How to ride a bike?

harkins
harkins Posts: 25
edited September 2008 in Road beginners
Hi, I’m 32 years old and of course I can actually ride a bike, but it seems I can’t ride a road bike ‘properly’.

I bought my first road bike 4 days ago and yesterday set off for the first time riding aimlessly around Cheshire.

As I was nearing home after about three hours cycling, a fella overtook me who was a few years my senior and riding with apparent ease. He also had very thin but very muscular calves. He stopped at a set of traffic lights where I caught up and we started chatting. When I told him this was a new pastime for me he gave me a few helpful tips; the most significant being “get out of that top chain ring”. He rode with me for a while and sorted out a better gear for me to be in and I must admit that it made riding much easier. He was a very nice bloke.

So, the thing is, I now feel like I actually need lessons or coaching on how to ride ‘properly’ as I clearly have no idea of the appropriate gears to be using.

So can anyone offer any advice or tips?

ps. I did look into local clubs but was put off when I read that they all insist that you have mudguards fitted to ride with them. It seemed to drastically reduce the number of bikes I could choose from. Plus (rubbish reason) I haven’t seen a picture of Eddy Merckx with guards on his bike!

Comments

  • Touring clubs do like mudguards as they ride in groups and it's bad manners to splash your companions.
    Try posting your area and there may be someone near you who will be happy to give a few tips. The correct gear is an important tip but also the correct fit of your bike would be up there also.
  • fizz
    fizz Posts: 483
    Just ride how you feel natural, theres no set gears to use or when to use what gear. Some people like to spin where the turn the pedals quickly, some people like to grind where they use a larger gear and turn the pedals slowly.

    If you've only just started I wouldnt worry to much, just try and keep the pedals turning at what feels like a reasonable rate. One thing to do is to keep a straight chain, so dont use the big chainring on the front and the big gear at the back and vice versa.

    Generally thought I feel that usinga lower gear and spinning is easier on my knees... its up to you though really.
  • harkins
    harkins Posts: 25
    Cheers for the replies. I think my bike is the correct size. They seemed quite concerned with that in the shop and even had to order in the bike I chose in the correct frame size.

    I guess that fitness and body type do make a difference to what type of pedalling you find easiest. I just figured that a higher gear made for less effort and more speed. But now I’m aware that grinding can actually be very energy sapping.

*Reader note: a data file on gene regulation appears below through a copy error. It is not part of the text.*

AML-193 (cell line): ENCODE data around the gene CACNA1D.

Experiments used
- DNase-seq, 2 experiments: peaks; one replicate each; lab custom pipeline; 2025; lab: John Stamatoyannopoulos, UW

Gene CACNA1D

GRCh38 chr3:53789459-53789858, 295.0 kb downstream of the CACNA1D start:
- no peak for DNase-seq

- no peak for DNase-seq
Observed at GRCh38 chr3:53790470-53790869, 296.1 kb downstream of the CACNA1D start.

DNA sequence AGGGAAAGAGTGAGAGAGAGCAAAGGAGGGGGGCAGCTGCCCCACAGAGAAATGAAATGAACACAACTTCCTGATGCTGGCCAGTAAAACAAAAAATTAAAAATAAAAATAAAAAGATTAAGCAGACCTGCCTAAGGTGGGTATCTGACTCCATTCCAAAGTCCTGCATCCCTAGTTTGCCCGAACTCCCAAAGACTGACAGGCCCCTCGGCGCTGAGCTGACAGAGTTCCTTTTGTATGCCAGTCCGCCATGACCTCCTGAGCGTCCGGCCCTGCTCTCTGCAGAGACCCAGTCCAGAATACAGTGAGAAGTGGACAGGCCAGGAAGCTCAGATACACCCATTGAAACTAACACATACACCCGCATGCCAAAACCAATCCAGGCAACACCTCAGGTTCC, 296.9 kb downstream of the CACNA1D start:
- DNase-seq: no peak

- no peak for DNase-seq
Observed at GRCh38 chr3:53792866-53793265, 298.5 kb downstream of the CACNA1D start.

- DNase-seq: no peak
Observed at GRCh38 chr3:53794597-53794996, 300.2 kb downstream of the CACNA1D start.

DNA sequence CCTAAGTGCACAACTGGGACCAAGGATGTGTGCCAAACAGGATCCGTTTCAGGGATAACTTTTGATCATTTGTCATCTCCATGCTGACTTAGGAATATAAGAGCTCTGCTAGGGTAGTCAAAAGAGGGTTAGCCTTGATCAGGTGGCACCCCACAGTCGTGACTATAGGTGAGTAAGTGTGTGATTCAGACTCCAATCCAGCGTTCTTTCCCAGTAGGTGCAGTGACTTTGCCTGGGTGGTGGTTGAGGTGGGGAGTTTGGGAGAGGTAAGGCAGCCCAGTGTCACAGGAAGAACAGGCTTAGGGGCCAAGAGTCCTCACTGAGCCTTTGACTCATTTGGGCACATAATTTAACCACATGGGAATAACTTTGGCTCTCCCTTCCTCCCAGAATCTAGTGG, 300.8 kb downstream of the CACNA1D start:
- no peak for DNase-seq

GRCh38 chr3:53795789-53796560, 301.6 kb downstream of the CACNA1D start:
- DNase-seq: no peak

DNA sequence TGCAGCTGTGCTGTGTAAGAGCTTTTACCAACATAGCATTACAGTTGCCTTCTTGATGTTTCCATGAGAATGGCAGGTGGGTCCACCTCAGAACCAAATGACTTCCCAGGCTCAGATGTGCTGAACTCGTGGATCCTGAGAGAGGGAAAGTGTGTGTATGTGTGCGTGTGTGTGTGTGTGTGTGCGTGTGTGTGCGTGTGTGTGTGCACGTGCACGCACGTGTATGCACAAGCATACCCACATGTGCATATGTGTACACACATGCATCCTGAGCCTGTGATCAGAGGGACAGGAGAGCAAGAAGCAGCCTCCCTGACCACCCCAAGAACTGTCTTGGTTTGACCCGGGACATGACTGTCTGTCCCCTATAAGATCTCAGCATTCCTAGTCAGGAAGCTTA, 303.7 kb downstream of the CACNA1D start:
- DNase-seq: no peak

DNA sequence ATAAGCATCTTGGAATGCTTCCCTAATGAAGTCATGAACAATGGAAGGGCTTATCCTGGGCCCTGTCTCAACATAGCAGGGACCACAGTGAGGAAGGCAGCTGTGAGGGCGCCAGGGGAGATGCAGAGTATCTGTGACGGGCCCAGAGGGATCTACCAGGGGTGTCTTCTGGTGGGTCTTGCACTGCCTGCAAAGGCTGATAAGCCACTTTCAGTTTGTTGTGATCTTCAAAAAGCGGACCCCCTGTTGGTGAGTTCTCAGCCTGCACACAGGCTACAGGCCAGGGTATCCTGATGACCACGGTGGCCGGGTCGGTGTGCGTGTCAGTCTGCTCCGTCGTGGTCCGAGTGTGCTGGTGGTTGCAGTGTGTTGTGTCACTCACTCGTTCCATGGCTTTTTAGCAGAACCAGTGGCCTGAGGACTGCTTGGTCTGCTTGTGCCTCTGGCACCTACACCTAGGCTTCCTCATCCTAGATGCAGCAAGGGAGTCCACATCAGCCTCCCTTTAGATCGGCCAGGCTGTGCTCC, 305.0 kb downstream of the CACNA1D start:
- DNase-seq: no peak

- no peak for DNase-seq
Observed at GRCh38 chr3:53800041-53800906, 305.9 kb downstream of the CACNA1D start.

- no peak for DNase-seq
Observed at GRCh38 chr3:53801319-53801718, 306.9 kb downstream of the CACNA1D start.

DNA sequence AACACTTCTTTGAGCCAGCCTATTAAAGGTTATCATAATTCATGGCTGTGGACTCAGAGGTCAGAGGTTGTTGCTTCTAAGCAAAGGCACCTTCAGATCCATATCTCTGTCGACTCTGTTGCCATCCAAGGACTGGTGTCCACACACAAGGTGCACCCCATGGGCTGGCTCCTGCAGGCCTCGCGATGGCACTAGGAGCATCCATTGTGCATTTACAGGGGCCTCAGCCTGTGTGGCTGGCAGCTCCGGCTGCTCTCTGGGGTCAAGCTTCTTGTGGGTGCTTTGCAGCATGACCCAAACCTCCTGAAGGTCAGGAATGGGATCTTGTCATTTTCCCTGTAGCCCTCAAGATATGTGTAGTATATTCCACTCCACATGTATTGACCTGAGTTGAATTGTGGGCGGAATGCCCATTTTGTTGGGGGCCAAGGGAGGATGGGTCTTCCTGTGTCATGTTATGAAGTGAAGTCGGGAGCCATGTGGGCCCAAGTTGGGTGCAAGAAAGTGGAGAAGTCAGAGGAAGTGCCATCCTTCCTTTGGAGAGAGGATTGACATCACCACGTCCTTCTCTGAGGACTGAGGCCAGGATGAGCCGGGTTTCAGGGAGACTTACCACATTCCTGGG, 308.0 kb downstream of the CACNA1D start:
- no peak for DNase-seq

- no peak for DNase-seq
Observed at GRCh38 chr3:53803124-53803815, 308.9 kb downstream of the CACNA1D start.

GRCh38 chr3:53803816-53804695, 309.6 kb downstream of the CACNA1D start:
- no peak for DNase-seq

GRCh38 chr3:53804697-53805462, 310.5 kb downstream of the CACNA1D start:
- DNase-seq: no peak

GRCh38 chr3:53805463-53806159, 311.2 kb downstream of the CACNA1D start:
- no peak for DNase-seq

One other thing that makes it difficult to know how to ride is that I don’t really have a specific point to riding. I just figured it was a pleasant way to get/keep fit. But I don’t really know if I want to be going fast, up hills or down hills, for a long distance or whatever.

    Anyway, I live in south Stockport, in case anyone does know of a club or anything that could be helpful. As I mentioned above, I am aware of some local clubs but was deterred by the (understandable) mudguard rule.

    I the meantime, I’ll just keep getting out there and work out what I find comfortable for myself.
  • i myself found that just keeping your legs moving at a good rate helps and makes it easier, i normally stay in the middle cog and adjust the rear gears and that noramlly works for me
  • gandhi
    gandhi Posts: 187
    harkins wrote:
    ps. I did look into local clubs but was put off when I read that they all insist that you have mudguards fitted to ride with them. It seemed to drastically reduce the number of bikes I could choose from. Plus (rubbish reason) I haven’t seen a picture of Eddy Merckx with guards on his bike!
    There's no shame in mudguards for Sunday club runs. I only go on Sunday rides over the winter, and even in the fast group, most people use them. It's much nicer to be able to see when you're following someone in the rain.

    You can just get some clip on race blades (SKS seem to be the standard) that go on to any bike.

    Riding with a club will let you improve a lot more quickly than you would riding on your own.
  • mididoctors
    mididoctors Posts: 16,860